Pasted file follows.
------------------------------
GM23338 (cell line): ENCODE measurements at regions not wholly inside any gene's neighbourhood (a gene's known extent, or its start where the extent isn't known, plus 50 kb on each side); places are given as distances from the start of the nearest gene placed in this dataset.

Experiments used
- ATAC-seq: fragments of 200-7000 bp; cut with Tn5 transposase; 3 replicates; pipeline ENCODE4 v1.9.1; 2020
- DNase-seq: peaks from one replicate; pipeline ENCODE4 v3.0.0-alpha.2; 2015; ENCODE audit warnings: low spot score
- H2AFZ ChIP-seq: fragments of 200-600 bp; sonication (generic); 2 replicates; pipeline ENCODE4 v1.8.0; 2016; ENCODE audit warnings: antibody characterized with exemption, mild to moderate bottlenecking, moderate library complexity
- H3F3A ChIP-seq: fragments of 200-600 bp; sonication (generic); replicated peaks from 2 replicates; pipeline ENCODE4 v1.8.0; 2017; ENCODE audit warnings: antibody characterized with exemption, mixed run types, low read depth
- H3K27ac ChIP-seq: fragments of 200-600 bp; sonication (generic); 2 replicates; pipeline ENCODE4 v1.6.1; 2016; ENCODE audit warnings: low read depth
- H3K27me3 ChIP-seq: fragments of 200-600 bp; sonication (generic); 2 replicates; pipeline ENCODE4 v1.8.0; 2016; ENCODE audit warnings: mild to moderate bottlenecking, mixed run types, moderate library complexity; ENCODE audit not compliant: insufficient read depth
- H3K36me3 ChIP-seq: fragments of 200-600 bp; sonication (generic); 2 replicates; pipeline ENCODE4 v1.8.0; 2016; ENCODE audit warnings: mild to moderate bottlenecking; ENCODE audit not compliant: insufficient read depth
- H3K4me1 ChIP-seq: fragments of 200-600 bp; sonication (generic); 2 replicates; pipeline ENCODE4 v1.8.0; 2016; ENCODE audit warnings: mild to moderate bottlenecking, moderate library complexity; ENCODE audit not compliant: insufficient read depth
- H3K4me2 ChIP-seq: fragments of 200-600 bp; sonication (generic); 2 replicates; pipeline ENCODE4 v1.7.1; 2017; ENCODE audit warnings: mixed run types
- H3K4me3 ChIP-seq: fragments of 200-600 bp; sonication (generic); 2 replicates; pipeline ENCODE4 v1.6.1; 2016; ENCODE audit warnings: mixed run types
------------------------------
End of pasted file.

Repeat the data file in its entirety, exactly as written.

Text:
GM23338 (cell line): ENCODE measurements at regions not wholly inside any gene's neighbourhood (a gene's known extent, or its start where the extent isn't known, plus 50 kb on each side); places are given as distances from the start of the nearest gene placed in this dataset.

Experiments used
- ATAC-seq: fragments of 200-7000 bp; cut with Tn5 transposase; 3 replicates; pipeline ENCODE4 v1.9.1; 2020
- DNase-seq: peaks from one replicate; pipeline ENCODE4 v3.0.0-alpha.2; 2015; ENCODE audit warnings: low spot score
- H2AFZ ChIP-seq: fragments of 200-600 bp; sonication (generic); 2 replicates; pipeline ENCODE4 v1.8.0; 2016; ENCODE audit warnings: antibody characterized with exemption, mild to moderate bottlenecking, moderate library complexity
- H3F3A ChIP-seq: fragments of 200-600 bp; sonication (generic); replicated peaks from 2 replicates; pipeline ENCODE4 v1.8.0; 2017; ENCODE audit warnings: antibody characterized with exemption, mixed run types, low read depth
- H3K27ac ChIP-seq: fragments of 200-600 bp; sonication (generic); 2 replicates; pipeline ENCODE4 v1.6.1; 2016; ENCODE audit warnings: low read depth
- H3K27me3 ChIP-seq: fragments of 200-600 bp; sonication (generic); 2 replicates; pipeline ENCODE4 v1.8.0; 2016; ENCODE audit warnings: mild to moderate bottlenecking, mixed run types, moderate library complexity; ENCODE audit not compliant: insufficient read depth
- H3K36me3 ChIP-seq: fragments of 200-600 bp; sonication (generic); 2 replicates; pipeline ENCODE4 v1.8.0; 2016; ENCODE audit warnings: mild to moderate bottlenecking; ENCODE audit not compliant: insufficient read depth
- H3K4me1 ChIP-seq: fragments of 200-600 bp; sonication (generic); 2 replicates; pipeline ENCODE4 v1.8.0; 2016; ENCODE audit warnings: mild to moderate bottlenecking, moderate library complexity; ENCODE audit not compliant: insufficient read depth
- H3K4me2 ChIP-seq: fragments of 200-600 bp; sonication (generic); 2 replicates; pipeline ENCODE4 v1.7.1; 2017; ENCODE audit warnings: mixed run types
- H3K4me3 ChIP-seq: fragments of 200-600 bp; sonication (generic); 2 replicates; pipeline ENCODE4 v1.6.1; 2016; ENCODE audit warnings: mixed run types